• You’re told to fill out the medical history form because that’s the physical therapist’s policy before they’ll treat you, but you’re there for a sore leg (and not interested in providing information about other parts of your body).
  • You tell your subordinate to stop taking extended breaks (and assume, because you’re the supervisor, he will comply). 

All of these sound like reasonable requests and might work if the other person is amenable to doing something a different way.  However, if the other person is resistant, they are unlikely to work because the incentive is not there. 

So, what do you do when you’re faced with someone who won’t do what you want them to?  We are often tempted to threaten…do it this way or else.  However, most threats are ineffective – and are ignored.  For example,

  • If I already don’t like you I may not care if you threaten never to talk to me again if I yell. 
  • If I know our supervisor doesn’t care whether or not my workspace is messy, your threat to tell her on me (kind of like third grade) will have no effect. 
  • The likelihood they’ll refuse to treat your sore leg if you don’t  fill out their form is…zero.
  • And even if a threat might work, it will only work if you’re watching.  Without my buy-in, the threat to fire me if I’m late returning from break will only be effective in getting me back on time if I know you’re watching every single time I go on break.

The only really effective way to get someone else to change their behavior when they are resistant is to find a reason they will want to change.  I recently saw a brilliant version of this truism at a wonderful restaurant in Colorado.  On a card tent on each table was the following small note:


Your call is important.

For your privacy,

Please use the lobby area.

That’s absolutely brilliant.  We’ve all been annoyed when the person at the next table talks loudly on their cell phone.  And we’ve all seen the signs that say “No cell phone use here” or even, “Please turn off your phone while in this area.”  And we’ve all seen people ignore these signs because they’re about the establishment and the other customers, not about their need to use the phone.  However, this restaurant notice was clearly designed to address the needs and interests of the person using the phone – and there was not a single person in the restaurant on the phone.  It works.  One of my favorite sayings is, “When you go fishing, what kind of bait do you use?  What you like or what the fish likes?”  Clearly, that applies to our interactions with people as well as fish.  Find what will work as an incentive for the other person, and they will change. 

Have you given someone a reason they care about to do something they might not otherwise do?  We’d love to hear it!  ~Daphne Schneider

Bullying? Maybe not…

A colleague asked me the other day whether I think there are more lawsuits and more formal workplace complaints than there used to be. I think there are, and one of the things that’s increased dramatically over the past years in my work is more complaints for harassment and bullying against coworkers. Though some of those complaints are clearly valid and serious and need to be addressed in a legal/investigation context, many of the others I see are something else entirely.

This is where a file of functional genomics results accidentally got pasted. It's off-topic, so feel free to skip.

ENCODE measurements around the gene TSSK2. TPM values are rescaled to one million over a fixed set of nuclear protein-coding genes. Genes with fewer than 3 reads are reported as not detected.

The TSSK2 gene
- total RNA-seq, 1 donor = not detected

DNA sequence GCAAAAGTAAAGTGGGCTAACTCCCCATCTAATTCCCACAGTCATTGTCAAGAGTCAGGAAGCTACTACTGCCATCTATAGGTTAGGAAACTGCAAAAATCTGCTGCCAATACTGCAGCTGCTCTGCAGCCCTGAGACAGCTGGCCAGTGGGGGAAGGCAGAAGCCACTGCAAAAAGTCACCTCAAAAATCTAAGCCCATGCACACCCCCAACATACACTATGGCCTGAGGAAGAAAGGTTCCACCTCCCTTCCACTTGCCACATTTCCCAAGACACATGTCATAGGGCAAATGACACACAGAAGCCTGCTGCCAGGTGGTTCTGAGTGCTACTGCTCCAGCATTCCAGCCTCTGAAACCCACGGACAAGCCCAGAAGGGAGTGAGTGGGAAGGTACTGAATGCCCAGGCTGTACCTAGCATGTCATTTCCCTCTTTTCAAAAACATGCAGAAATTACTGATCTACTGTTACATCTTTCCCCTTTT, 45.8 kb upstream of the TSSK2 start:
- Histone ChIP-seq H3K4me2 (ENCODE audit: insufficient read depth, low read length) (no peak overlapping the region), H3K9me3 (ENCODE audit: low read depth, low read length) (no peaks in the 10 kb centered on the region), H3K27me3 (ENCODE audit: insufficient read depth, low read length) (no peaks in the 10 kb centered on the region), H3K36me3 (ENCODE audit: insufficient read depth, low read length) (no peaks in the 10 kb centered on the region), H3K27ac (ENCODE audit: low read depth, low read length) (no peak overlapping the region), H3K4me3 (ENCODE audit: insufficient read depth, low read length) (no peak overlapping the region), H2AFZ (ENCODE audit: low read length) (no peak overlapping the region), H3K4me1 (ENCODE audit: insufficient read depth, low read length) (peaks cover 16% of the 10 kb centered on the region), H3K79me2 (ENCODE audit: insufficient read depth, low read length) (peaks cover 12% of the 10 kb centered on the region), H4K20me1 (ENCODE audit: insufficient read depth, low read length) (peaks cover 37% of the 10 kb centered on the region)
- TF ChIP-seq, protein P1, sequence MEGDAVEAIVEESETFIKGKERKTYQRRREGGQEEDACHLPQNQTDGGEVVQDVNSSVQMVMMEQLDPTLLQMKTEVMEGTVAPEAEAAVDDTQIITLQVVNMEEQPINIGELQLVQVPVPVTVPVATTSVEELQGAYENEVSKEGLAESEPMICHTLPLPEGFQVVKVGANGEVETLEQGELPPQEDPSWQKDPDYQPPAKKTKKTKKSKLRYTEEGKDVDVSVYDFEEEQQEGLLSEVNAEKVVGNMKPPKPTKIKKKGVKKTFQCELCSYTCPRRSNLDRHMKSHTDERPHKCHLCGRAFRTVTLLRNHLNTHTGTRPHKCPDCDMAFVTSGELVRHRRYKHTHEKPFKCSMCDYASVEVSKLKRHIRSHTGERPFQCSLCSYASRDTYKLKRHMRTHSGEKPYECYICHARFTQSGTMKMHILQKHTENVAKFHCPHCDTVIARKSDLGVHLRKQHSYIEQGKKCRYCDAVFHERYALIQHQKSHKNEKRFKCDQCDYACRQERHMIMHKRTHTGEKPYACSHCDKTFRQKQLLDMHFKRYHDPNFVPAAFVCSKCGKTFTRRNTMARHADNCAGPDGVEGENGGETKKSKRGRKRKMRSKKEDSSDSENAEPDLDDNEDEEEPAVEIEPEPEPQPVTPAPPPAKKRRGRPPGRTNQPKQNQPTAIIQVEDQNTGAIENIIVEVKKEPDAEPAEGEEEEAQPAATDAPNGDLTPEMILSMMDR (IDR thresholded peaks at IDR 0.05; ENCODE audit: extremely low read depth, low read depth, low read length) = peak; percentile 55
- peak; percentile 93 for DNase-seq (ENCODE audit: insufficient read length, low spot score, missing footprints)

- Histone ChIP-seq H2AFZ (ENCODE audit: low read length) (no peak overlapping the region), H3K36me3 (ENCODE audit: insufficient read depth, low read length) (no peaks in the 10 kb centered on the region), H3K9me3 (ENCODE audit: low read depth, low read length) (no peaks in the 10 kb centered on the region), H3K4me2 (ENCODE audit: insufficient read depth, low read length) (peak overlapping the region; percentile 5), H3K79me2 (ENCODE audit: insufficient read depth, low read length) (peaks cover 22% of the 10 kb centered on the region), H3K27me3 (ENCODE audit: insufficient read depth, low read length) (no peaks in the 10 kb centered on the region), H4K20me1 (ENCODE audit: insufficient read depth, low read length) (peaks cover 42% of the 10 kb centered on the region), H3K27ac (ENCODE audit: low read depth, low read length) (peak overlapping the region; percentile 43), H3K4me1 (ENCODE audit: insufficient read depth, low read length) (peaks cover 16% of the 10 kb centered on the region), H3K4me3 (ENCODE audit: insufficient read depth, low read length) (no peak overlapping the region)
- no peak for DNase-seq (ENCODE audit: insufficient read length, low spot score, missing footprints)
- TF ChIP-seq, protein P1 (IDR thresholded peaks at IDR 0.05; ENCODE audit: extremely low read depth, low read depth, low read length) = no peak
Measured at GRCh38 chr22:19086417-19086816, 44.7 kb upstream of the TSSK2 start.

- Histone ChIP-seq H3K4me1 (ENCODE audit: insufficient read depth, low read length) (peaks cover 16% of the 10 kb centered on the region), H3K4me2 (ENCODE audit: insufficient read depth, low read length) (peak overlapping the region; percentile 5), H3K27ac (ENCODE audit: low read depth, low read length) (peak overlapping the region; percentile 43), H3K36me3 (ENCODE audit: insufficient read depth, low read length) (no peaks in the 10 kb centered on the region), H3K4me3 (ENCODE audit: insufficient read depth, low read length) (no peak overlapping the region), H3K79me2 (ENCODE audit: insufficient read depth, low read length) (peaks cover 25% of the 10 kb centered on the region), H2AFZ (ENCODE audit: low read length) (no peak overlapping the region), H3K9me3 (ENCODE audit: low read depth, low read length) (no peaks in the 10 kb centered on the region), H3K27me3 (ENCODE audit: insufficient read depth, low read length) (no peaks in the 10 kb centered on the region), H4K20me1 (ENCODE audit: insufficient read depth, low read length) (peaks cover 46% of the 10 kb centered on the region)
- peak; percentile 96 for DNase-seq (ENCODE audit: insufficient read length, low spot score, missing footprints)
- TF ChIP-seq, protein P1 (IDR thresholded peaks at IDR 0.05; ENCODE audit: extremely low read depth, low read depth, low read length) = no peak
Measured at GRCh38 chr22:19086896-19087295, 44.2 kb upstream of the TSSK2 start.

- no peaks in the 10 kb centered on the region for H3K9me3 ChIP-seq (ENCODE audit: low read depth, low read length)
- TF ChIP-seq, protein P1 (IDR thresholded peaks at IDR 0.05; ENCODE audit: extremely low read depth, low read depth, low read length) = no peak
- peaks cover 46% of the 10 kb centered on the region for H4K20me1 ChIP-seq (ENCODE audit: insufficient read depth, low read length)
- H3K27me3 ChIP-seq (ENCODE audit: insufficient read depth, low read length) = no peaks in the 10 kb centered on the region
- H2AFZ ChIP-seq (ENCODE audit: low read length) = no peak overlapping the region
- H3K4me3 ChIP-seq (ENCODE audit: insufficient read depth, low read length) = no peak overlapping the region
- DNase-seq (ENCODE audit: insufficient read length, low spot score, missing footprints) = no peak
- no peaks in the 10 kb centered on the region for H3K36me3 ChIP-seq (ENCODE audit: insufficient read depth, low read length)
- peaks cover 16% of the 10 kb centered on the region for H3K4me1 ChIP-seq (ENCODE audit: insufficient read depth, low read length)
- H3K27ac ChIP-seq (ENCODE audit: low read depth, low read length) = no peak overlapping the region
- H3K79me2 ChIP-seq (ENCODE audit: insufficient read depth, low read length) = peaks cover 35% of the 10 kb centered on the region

Please don’t misunderstand me: bullying is a real and serious issue, a legitimate problem. When one person targets another on the basis of race, gender, religion or any number of other reasons and makes his or her life miserable with taunts, comments, sabotage, malicious gossip or threats – that’s bullying and harassment (at a minimum).  When that’s going on, you need to either address it directly or with assistant from management or human resources.

However, I get worried when I see the word “bullying” so often tossed around and people labeled as bullies when what they’re really doing is essentially behaving badly (they never went to manners class). Unfortunately, there are lots of people who are rude, obnoxious, obstinate, unfriendly, unwelcoming, discourteous, insensitive and otherwise  ill-mannered.

Here’s the sort of thing I’m talking about:

– Susie, the administrative assistant who makes it very difficult for anyone to give her work to do (though doing work for others is her job) by purposely misunderstanding directions and repeatedly getting things wrong.

– Art, the analyst, who constantly interrupts, speaks way too loudly, towers over people (he’s bigger and taller than most everyone and stands way too close).

– Yusuf, a senior employee, who is constantly telling people how to do their jobs because he’s been there a long time and believes he knows all.

– Carlotta who gives out lots of unsolicited advice, spreads gossip constantly and wants to be in everyone else’s business.

So, are these bullies? No, they’re not. They don’t target specific people (one of the definitions of bullying behavior). They’re just generally hard to work with because they have bad manners, are rude and arrogant.